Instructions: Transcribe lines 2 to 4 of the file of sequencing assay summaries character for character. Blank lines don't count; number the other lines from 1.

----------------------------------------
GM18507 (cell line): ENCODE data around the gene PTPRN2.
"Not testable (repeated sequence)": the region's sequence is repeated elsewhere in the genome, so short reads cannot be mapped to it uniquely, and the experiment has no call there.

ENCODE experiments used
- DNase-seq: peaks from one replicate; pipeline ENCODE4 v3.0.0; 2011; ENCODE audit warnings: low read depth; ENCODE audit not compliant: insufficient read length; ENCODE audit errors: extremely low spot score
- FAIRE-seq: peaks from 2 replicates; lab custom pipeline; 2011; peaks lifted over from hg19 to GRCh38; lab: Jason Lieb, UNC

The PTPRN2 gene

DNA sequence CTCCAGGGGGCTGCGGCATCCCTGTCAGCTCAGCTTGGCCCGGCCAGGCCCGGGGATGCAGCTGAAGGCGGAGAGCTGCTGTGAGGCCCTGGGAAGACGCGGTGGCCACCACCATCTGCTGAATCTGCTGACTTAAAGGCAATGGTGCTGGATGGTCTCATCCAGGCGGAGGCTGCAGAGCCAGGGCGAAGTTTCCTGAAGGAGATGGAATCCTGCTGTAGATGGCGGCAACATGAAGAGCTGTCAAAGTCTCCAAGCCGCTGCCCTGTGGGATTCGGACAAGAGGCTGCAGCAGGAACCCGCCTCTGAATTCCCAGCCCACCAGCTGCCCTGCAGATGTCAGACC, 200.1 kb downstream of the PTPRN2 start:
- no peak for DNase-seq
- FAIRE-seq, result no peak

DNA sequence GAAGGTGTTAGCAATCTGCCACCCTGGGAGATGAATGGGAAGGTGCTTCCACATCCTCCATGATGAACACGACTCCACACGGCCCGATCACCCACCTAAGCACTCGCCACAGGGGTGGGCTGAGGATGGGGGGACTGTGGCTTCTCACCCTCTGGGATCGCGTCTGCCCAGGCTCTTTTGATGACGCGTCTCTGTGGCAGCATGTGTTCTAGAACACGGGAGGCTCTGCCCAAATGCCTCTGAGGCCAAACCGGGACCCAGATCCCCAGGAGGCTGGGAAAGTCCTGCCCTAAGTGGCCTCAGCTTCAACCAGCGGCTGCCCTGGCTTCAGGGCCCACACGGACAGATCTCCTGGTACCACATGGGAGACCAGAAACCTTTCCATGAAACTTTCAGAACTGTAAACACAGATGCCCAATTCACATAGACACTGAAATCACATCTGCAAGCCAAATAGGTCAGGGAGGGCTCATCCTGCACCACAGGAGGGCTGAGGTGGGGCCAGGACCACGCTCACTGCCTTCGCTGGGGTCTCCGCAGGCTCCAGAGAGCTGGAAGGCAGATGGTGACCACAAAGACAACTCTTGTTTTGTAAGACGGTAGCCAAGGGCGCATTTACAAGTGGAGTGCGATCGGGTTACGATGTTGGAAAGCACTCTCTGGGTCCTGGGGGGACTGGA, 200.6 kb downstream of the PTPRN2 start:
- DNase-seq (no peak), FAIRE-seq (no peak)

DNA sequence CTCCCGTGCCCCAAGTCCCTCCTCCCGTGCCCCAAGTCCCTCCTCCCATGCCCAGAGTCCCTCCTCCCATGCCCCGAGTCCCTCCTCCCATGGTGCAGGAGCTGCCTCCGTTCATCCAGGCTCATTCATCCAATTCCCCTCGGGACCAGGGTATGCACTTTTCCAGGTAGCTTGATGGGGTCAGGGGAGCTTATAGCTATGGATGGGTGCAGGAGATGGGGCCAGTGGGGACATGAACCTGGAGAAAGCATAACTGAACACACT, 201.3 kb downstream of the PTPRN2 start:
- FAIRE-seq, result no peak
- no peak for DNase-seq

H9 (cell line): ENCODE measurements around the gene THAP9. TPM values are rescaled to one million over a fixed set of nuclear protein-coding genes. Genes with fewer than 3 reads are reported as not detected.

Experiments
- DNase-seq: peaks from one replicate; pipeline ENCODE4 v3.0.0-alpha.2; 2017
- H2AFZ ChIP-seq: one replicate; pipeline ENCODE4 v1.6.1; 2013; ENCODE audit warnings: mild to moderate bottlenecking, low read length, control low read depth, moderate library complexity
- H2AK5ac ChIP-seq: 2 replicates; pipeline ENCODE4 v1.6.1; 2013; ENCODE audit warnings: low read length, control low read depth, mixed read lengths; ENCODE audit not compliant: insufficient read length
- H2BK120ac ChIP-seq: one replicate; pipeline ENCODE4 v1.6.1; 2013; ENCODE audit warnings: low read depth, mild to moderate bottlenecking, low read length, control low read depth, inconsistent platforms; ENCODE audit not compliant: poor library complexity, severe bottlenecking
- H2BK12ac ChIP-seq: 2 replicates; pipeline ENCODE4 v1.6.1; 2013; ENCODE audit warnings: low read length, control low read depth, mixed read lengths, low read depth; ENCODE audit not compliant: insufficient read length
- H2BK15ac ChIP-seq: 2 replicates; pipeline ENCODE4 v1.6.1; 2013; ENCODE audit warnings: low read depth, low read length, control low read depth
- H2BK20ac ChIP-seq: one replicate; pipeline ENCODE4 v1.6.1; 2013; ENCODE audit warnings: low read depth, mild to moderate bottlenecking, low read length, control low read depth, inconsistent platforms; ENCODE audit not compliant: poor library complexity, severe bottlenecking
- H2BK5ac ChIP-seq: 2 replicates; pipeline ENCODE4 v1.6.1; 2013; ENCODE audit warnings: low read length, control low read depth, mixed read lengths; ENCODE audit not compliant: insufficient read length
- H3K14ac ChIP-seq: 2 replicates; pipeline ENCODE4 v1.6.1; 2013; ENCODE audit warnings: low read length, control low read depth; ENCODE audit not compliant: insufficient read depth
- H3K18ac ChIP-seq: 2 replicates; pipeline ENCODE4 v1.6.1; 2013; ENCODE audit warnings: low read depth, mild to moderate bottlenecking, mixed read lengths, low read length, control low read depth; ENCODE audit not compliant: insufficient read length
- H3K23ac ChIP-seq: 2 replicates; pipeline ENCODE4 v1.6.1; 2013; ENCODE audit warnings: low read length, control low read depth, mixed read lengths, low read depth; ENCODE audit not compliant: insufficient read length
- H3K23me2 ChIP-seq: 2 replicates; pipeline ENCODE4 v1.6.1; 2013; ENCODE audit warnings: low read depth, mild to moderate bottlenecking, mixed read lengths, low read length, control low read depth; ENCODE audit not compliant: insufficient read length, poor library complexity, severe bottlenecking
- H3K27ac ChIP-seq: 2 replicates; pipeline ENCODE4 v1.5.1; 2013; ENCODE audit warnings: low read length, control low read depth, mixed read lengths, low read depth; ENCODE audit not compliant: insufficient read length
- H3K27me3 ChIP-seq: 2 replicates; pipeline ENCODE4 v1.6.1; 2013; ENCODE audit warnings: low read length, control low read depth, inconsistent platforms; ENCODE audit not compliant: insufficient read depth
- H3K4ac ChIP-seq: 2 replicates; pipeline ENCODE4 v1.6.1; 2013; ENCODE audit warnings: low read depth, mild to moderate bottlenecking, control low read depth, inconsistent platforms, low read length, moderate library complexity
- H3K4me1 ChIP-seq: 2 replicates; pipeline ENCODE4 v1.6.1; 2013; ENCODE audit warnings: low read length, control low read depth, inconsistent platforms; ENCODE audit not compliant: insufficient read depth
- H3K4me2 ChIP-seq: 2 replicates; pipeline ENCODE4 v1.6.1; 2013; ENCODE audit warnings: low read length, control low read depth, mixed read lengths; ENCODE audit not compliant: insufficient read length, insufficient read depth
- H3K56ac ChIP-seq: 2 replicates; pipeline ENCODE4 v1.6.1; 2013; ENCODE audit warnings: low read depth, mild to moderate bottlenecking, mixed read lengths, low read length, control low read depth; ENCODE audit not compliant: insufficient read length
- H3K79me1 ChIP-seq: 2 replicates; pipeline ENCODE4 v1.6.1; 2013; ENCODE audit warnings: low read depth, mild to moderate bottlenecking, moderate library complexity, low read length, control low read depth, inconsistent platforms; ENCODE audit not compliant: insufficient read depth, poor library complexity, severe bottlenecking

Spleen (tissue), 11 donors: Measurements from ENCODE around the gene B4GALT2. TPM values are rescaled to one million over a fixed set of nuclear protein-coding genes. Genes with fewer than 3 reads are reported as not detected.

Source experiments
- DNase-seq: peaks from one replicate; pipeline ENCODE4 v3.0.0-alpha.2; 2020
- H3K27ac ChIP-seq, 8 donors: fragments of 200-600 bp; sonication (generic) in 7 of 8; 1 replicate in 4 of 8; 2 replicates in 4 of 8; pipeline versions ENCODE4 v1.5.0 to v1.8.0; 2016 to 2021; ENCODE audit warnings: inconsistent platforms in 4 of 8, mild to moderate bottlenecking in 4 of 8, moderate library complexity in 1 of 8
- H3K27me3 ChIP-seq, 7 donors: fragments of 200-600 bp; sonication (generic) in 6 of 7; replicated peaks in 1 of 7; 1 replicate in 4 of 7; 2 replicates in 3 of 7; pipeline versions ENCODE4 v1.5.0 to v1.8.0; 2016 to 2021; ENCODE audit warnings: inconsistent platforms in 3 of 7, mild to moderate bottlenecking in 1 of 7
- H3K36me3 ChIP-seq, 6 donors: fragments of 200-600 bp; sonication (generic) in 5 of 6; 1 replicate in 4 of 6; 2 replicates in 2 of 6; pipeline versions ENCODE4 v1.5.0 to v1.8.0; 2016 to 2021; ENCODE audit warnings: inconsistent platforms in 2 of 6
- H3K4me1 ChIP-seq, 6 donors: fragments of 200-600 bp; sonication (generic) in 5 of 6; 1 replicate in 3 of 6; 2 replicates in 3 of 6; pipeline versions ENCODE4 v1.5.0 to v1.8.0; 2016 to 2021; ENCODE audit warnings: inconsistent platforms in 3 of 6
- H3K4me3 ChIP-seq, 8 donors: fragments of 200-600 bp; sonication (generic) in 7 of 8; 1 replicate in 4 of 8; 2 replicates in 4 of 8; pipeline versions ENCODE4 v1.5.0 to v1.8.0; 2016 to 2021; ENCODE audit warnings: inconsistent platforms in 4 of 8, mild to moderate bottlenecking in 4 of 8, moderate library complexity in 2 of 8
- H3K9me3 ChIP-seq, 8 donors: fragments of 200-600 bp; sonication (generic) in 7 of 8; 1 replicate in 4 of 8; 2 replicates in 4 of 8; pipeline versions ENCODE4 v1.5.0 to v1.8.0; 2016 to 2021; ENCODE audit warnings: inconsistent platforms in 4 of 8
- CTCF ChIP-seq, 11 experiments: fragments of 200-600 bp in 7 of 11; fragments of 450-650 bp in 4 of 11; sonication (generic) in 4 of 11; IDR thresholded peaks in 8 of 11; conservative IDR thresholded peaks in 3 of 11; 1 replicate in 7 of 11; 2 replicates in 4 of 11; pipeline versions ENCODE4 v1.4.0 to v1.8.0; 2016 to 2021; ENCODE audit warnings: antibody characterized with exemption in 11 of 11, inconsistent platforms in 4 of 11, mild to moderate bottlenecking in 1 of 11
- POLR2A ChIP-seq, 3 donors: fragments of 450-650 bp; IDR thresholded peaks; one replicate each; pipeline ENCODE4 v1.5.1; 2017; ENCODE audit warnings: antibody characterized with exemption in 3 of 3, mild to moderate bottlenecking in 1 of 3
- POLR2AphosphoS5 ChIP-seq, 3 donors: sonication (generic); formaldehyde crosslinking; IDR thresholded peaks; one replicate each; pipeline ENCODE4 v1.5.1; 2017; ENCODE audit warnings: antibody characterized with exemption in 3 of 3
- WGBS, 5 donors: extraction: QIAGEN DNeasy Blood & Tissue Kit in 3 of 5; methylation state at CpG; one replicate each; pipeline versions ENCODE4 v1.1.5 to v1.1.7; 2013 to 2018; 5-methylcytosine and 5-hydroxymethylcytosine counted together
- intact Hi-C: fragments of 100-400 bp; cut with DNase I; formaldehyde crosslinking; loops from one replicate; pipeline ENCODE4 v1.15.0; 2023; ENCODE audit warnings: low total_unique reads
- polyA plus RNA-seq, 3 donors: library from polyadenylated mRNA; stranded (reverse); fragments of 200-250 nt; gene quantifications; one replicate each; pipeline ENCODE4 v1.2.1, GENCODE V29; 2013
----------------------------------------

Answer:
"Not testable (repeated sequence)": the region's sequence is repeated elsewhere in the genome, so short reads cannot be mapped to it uniquely, and the experiment has no call there.

ENCODE experiments used
- DNase-seq: peaks from one replicate; pipeline ENCODE4 v3.0.0; 2011; ENCODE audit warnings: low read depth; ENCODE audit not compliant: insufficient read length; ENCODE audit errors: extremely low spot score